Swimmer's Ear And How It Can Be Treated
Those hazy crazy days of summer are here!
Summer in Houston means hot, humid weather with many people going to swimming pools, lakes and the beach for relief from the heat. With all of the water fun, we see more and more children with swimmer's ear, or external otitis. Swimmer's ear involves the external auditory canal and is totally separate from middle ear infection. Only rarely, a patient can have both types of infections at the same time.
The symptoms include swelling of the ear canal, itching, drainage, hearing loss and pain. Usually there are several symptoms, the most pressing symptom being the sharp "stabbing" pain. Don't underestimate the severity of the pain associated with this relatively "simple" problem. Even though swimmer's ear is rarely serious, this is a VERY painful condition due to the plentiful supply of nerves to this area of the body.
Usually swimmer's ear can be treated successfully with a few steps. It is very helpful to suction debris out of the external auditory canal and then use ear drops in the canal to decrease the infection and the inflammation or swelling. Sometimes the swelling is so great that the opening to the external auditory canal is totally closed and drops will be prevented from reaching the walls of the ear canal. In these cases, the physician should
position a small wick in the external canal to draw the medication down the swollen canal. The wick, which functions as a straw carrying the drops to the infected area, usually remains in place for 72 hours. The wick can be removed easily and the drops should be continued for a period of days.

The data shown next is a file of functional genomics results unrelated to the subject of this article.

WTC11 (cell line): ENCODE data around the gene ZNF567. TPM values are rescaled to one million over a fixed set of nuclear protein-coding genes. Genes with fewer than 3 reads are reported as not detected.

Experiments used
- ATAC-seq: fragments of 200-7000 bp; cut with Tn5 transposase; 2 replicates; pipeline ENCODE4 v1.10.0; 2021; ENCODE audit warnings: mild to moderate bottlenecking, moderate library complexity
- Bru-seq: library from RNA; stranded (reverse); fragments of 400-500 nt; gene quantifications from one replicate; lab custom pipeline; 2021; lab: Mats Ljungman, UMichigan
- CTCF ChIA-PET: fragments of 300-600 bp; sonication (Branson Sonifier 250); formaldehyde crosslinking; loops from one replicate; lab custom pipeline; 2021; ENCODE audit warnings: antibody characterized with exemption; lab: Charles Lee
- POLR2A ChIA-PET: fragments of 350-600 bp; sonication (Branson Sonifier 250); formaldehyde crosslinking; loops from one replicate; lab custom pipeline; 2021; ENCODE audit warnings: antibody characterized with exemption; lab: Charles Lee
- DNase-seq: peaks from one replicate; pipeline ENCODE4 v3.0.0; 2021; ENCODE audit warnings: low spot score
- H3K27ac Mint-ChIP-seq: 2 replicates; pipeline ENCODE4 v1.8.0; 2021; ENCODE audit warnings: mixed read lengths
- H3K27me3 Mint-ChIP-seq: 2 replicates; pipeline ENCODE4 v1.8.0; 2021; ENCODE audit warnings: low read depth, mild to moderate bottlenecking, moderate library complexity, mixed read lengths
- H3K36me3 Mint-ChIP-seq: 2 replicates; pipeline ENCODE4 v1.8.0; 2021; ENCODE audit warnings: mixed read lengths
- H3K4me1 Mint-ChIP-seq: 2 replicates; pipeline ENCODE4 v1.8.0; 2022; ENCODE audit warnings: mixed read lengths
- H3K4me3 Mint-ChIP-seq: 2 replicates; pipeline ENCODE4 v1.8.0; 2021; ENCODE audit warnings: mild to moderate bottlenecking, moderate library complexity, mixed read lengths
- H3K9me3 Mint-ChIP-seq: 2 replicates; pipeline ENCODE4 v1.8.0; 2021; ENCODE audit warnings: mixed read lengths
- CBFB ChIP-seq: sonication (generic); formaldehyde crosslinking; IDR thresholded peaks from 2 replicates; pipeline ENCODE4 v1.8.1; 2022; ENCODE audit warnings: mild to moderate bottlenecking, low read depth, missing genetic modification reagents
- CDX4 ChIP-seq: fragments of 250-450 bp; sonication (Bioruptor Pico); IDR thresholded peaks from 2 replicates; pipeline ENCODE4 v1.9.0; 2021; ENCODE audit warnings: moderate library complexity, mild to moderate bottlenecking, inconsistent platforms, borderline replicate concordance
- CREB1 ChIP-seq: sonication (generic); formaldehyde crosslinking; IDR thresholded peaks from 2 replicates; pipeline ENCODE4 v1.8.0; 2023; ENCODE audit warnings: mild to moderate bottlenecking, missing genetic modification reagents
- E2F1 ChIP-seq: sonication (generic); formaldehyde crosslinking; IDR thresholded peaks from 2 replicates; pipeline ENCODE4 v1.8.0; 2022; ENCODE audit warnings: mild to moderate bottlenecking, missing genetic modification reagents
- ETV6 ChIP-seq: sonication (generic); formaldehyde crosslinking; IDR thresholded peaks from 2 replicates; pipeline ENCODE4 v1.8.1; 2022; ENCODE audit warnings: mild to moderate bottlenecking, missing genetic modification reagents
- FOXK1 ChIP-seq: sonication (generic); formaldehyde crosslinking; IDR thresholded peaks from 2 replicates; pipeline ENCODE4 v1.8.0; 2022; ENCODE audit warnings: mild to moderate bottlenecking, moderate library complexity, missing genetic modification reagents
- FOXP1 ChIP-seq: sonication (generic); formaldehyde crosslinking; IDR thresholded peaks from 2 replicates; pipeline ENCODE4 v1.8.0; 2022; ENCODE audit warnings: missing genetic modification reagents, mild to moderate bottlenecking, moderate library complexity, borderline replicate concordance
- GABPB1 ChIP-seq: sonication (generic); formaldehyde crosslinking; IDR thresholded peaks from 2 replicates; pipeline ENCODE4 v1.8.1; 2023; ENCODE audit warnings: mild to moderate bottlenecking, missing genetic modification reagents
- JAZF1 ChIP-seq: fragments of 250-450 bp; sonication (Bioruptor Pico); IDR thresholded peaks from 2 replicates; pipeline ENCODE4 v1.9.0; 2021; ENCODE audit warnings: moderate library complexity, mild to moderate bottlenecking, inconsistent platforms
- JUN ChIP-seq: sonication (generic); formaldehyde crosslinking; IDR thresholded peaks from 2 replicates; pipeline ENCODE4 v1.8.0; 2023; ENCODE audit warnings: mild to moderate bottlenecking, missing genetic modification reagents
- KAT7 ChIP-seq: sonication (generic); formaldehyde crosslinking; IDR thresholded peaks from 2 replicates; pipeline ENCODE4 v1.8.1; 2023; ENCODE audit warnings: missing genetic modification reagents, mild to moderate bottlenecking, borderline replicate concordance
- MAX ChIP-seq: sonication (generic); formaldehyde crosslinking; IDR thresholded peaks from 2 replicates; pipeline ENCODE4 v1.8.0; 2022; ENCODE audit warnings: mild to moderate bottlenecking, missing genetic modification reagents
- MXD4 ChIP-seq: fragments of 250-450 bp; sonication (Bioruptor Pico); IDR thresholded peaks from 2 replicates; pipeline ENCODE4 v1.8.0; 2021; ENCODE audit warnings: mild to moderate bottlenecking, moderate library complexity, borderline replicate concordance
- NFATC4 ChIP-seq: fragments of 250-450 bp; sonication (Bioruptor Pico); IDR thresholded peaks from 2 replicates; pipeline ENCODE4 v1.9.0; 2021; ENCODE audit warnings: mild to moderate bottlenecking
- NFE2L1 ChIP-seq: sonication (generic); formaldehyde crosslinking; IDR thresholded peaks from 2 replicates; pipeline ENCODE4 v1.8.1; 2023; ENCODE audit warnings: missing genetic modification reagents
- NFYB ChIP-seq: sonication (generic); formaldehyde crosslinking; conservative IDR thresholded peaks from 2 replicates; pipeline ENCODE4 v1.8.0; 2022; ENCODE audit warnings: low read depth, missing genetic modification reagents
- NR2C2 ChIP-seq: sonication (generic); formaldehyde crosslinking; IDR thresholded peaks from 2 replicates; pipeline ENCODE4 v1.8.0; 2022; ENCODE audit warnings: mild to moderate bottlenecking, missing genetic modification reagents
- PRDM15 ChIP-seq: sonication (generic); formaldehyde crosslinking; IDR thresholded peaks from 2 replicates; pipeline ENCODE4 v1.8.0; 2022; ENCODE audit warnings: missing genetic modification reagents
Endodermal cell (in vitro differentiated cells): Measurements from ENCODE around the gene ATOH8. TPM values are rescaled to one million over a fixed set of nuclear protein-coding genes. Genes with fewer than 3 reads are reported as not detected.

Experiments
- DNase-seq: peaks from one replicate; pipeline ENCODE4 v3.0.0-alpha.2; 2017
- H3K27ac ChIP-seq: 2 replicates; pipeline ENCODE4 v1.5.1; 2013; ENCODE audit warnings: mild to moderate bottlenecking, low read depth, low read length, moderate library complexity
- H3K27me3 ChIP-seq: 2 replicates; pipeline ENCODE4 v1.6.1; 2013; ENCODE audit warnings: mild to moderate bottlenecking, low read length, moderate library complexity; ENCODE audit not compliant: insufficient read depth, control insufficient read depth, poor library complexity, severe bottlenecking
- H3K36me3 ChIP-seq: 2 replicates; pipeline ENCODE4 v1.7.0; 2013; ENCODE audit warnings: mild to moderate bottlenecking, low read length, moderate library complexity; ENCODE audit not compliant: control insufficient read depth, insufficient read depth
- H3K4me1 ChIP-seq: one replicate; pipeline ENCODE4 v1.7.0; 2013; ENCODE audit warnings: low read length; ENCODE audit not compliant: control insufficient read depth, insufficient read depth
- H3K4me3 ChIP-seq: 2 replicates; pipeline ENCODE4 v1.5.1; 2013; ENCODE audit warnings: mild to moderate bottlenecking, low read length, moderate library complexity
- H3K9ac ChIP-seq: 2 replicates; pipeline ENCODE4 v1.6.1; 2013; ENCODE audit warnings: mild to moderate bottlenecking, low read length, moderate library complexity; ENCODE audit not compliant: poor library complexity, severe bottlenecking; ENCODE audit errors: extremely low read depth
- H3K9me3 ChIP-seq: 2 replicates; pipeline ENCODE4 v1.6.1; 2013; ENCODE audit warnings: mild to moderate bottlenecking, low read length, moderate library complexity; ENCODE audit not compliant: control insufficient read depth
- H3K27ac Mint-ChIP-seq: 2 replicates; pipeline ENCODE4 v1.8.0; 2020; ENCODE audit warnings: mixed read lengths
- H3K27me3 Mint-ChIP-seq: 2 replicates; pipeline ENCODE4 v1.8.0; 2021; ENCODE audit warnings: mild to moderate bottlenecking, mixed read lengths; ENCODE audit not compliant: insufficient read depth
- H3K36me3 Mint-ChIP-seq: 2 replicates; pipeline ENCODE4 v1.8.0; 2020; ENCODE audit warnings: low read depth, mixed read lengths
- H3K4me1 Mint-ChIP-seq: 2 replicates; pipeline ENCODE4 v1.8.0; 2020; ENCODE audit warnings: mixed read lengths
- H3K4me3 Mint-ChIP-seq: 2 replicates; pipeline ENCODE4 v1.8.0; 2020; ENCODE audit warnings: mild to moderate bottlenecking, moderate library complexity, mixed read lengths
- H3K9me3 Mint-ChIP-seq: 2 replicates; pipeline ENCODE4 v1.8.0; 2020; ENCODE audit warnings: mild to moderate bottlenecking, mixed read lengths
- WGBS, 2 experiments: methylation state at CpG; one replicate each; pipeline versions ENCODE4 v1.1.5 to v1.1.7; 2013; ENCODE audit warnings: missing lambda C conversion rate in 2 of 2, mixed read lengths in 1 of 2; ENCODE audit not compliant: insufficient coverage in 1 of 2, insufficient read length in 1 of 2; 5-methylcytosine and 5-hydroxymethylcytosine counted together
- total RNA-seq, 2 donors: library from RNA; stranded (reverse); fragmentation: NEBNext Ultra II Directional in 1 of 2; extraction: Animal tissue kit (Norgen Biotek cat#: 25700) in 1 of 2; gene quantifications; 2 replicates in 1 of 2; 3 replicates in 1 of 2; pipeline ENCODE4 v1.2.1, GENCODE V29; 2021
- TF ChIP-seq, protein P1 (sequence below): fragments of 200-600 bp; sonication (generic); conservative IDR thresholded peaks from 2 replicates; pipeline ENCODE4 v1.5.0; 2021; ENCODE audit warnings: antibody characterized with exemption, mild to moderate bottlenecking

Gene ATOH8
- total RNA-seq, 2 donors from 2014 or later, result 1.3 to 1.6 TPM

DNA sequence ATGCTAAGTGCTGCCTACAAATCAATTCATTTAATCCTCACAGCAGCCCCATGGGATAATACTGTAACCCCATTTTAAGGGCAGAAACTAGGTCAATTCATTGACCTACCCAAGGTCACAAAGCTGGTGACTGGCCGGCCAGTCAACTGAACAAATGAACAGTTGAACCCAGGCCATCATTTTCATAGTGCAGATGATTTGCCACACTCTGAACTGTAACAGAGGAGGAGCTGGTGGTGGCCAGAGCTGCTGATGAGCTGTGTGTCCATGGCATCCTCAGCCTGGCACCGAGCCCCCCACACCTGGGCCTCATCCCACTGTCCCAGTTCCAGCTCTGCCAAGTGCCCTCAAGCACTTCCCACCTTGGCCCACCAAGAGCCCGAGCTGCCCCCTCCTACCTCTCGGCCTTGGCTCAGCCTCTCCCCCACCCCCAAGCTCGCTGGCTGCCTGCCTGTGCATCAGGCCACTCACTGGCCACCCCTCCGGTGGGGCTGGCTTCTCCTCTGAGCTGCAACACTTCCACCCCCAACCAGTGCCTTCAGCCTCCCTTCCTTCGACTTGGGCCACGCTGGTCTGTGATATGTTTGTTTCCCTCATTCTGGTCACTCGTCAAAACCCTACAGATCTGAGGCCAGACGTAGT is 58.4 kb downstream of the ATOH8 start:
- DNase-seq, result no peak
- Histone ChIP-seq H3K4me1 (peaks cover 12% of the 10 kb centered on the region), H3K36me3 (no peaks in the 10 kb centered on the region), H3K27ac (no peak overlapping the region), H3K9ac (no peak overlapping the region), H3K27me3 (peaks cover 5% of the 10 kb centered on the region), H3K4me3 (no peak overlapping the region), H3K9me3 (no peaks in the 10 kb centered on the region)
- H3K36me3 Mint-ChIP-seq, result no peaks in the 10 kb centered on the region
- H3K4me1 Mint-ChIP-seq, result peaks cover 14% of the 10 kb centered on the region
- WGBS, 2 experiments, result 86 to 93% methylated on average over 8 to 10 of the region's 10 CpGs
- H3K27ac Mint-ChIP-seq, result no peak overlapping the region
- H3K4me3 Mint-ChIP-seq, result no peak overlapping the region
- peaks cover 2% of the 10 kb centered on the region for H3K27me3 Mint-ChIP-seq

Some kids swim in pools, lakes and the ocean all summer long and never have even one episode of swimmer's ear while other kids can develop swimmer's ear after a bath or shower. No one can totally explain this, but there are a few risk factors.
For example, if your child has curvy, narrow or tortuous external canal, it will be more likely that water can get trapped following any type of water exposure. This type of anatomy is a set up for recurrent episodes of this painful process. There is also an increase in episodes if there are any abrasions to the lining of the canal. These abrasions most often occur from the use of cotton swab applicators.
In order to decrease episodes of swimmer's ear, there are a number of steps that you can consider. One is using ear plugs when swimming and carefully drying the external canal after swimming. My best suggestion to dry the ear canal is to put a terry cloth towel over your index finger and insert it into the child's ear canal to absorb the excess water that may be in the external canal. This is comfortable and effective.
Some people advocate using half strength alcohol; however, if there is an abrasion in the canal this solution will be very painful and poorly tolerated. Half strength vinegar is another home remedy often used, but I continue to suggest suctioning of the ear canal and special ear drops which contain a steroid and antibiotic. The drugstore prescription drops are usually quite effective, especially when combined with cleaning the ear canal of debris. Oral antibiotics are rarely necessary for this condition.
Using these simple tips should help you and your child enjoy all of the water related activities that are so popular. So keep those ear canals dry, wear sunscreen and have a healthy summer!